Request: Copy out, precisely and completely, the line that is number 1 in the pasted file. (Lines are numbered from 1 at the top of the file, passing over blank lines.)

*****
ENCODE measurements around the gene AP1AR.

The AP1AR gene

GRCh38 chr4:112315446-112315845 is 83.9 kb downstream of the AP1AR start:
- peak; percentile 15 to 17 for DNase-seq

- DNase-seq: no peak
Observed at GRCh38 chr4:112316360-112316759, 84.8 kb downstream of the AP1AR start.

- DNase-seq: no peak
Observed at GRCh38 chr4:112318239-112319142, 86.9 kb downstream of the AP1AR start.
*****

ENCODE measurements around the gene AP1AR.